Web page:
Interview: Anindith Reddy opens up about driving at Kari Motor Speedway, his performance in round 2 and more
Anindith Reddy, the defending Champion, sits a point behind leader Vishnu Prasad after two rounds in the Euro JK 17 series. The 28-year-old health care entrepreneur didn't enjoy the greatest qualification but came storming back to finish round 2 with 36 points, making up a lot of ground on Vishnu Prasad.
We had the privilege of interviewing Anindith Reddy at the Kari Motor Speedway in Chettipalayam, Coimbatore.
Q: What do you make of your performance in round 2?
A: "The pace was pretty good in practice. Even though there were a couple of issues with the car, I knew in the back of my mind that I had the pace. Qualifying was a bit of a disaster for me because it was a drying track, and the last two laps weren't up to scratch. The second to last lap wasn't great, and I made a mistake in the last lap.
This was probably my worst qualifying in the last one and a half years, but the races have been pretty good. I've managed to get good starts, and I've moved up the order quite early."
Q: What kind of strategy do you employ when you start a race down the grid?
A: "You've got to be aggressive in the opening laps. When you start in front you can be a little bit more conservative, and you can pull out a lead through the race. Especially when you have a competitor like Vishnu Prasad in front, you have to come out of the blocks really quickly otherwise he can pull away from you.
You definitely need to have a very aggressive attitude coming in, and you need to move up the places as quickly as you can."
Q: All of you drive very often at the Kari Motor Speedway. How does your knowledge of the track factor into your strategy?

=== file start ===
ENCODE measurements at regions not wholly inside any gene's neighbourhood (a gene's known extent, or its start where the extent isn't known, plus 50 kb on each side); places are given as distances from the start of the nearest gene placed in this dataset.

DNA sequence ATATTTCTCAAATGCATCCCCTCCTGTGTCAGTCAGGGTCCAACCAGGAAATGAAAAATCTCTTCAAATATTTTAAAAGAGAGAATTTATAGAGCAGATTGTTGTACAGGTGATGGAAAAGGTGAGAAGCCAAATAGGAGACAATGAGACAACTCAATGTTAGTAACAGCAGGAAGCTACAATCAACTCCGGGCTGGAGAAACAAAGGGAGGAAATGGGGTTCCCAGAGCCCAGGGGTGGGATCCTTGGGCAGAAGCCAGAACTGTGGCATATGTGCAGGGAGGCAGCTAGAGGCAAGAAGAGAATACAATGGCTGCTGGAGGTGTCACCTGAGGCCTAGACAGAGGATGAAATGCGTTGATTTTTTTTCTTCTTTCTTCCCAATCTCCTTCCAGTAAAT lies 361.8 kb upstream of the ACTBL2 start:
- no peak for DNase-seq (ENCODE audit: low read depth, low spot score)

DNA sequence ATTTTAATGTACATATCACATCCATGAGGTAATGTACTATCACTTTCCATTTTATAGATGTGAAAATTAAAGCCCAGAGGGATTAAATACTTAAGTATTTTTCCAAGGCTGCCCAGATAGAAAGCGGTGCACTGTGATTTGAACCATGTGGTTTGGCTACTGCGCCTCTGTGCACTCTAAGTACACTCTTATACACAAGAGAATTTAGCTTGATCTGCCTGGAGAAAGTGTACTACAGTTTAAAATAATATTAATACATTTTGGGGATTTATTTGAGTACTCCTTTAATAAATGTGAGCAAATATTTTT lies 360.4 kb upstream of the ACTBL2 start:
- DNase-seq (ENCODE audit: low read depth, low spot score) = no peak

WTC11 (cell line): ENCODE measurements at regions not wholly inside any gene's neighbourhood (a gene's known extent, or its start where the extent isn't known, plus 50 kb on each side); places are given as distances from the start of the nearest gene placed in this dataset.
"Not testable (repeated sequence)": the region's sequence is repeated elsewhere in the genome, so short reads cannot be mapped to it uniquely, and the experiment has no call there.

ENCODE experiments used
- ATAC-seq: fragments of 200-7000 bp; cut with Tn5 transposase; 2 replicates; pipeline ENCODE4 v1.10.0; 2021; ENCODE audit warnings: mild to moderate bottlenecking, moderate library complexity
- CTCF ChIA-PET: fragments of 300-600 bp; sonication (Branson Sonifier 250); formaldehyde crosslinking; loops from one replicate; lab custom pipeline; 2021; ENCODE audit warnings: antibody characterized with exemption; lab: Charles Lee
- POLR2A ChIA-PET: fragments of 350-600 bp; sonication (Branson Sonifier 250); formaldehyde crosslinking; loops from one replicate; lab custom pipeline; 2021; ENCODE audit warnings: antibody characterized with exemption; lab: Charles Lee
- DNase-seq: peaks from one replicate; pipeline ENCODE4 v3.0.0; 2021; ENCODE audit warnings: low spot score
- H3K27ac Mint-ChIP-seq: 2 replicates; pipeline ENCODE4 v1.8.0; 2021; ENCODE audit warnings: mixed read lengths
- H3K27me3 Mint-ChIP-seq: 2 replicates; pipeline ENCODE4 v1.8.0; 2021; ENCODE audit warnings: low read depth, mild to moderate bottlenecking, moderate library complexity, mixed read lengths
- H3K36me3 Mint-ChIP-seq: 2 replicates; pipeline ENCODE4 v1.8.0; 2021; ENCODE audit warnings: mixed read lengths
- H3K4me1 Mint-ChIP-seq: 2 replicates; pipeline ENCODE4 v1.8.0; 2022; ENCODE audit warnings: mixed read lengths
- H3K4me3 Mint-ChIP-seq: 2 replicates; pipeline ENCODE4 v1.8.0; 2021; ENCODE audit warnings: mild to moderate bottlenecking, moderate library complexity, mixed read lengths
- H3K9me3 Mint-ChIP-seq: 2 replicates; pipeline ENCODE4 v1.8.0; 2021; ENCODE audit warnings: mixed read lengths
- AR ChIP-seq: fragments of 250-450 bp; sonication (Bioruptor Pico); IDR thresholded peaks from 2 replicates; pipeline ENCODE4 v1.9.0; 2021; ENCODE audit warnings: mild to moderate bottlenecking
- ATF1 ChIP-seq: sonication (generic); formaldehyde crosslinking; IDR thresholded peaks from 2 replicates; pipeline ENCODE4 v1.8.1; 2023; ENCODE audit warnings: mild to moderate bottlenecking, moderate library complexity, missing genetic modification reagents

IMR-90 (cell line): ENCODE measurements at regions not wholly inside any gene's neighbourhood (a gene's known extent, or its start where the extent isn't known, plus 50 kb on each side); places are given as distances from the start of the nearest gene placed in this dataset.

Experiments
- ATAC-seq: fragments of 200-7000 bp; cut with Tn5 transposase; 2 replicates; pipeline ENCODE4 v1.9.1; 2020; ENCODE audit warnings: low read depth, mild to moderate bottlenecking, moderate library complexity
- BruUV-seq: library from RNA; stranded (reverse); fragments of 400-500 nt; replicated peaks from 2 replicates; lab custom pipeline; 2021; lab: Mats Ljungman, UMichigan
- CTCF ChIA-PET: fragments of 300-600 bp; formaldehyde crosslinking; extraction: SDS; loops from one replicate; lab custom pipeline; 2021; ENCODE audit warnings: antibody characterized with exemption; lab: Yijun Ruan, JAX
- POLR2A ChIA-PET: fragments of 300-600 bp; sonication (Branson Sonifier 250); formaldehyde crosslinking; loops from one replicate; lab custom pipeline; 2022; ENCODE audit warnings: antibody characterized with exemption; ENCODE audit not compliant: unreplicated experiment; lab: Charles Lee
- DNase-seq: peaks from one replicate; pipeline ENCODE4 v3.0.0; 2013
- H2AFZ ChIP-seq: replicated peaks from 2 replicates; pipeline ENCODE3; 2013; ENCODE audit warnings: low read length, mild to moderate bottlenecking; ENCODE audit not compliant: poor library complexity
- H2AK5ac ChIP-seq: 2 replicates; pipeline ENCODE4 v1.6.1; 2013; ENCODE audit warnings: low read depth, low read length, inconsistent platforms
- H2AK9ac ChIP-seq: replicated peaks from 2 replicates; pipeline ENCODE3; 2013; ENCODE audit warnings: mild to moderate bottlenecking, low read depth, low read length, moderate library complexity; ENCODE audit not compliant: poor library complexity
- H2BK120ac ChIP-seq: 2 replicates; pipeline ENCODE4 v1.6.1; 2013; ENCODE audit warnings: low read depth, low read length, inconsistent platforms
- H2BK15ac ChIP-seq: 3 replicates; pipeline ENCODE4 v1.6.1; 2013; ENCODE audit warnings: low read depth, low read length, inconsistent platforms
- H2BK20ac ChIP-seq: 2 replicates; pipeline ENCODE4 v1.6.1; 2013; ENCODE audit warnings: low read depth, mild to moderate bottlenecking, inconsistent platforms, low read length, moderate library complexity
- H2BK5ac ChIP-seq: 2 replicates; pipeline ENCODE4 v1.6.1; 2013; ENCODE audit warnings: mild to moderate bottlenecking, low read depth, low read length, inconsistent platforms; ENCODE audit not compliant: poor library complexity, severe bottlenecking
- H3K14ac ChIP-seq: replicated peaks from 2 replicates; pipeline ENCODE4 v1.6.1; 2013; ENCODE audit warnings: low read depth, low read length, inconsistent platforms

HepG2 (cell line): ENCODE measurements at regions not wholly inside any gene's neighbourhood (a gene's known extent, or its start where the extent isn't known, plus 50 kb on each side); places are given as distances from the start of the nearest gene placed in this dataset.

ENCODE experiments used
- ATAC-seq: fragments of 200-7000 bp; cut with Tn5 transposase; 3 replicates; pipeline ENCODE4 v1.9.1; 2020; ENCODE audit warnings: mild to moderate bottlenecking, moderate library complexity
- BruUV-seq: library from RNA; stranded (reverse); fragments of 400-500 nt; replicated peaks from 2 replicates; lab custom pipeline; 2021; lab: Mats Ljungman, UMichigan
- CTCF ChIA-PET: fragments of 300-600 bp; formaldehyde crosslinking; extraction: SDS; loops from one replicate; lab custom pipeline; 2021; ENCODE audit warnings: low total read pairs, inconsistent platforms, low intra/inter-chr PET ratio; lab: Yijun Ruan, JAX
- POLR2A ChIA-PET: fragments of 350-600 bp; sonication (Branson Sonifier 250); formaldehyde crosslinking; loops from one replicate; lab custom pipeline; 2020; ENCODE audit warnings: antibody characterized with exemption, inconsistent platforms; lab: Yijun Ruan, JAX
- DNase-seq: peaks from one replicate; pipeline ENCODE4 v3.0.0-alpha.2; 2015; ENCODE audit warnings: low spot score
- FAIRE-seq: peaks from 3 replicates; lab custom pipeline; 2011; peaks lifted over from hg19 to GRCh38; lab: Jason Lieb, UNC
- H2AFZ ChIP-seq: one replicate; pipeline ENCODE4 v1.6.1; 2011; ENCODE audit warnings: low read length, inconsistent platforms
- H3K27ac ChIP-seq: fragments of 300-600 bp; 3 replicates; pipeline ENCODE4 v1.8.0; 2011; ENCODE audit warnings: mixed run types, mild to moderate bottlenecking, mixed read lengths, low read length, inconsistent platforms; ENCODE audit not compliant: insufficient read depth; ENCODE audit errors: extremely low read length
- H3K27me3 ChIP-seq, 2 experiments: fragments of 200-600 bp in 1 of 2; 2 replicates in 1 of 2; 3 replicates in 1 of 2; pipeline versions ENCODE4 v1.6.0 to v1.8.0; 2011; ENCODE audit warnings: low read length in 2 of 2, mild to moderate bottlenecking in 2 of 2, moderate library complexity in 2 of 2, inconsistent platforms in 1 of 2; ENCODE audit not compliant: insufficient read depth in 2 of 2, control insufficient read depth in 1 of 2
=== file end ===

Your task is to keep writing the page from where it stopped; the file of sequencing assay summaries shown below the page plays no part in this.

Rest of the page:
A: "In a track like this, it has to factor into things quite heavily because it's very difficult to pass someone because there are a lot of slow corners. So, if you're defending a lead you can just place the car on the inside, and it becomes very difficult for someone to pass you.
When you're chasing someone, it's all about forcing the person in front of you to make a mistake and then capitalising on that mistake to the best of your abilities."
Q: Where do you see your motorsport career going in the next 5 years?
A: "Honestly, that's a question that I don't really have an answer for because I'm a pretty latecomer to motorsport. I've always had a passion for it, and I've wanted to race from a very young age, but I didn't really get an opportunity until 3-4 years ago."
Q: Could you tell us what you plan to do next?
A: "There are a lot of things that I'd like to do. I want to race GT cars next year, but there are a lot of things that could happen between now and then."
Q: What do you think about the infrastructure for motorsport in India? Where do you think it needs to improve?
A: "The infrastructure definitely needs a big improvement. I've noticed that small steps have been taken during my four years of racing. We need more tracks and I also believe that we need the involvement of OEMs (Original Equipment Manufacturers) to take things forward. Government support is, of course, another thing that would go a long way in helping the progression of motorsport in India.
In an ideal world, motorsport wouldn't just be for the elite, and it would be a lot more accessible. But that's easier said than done."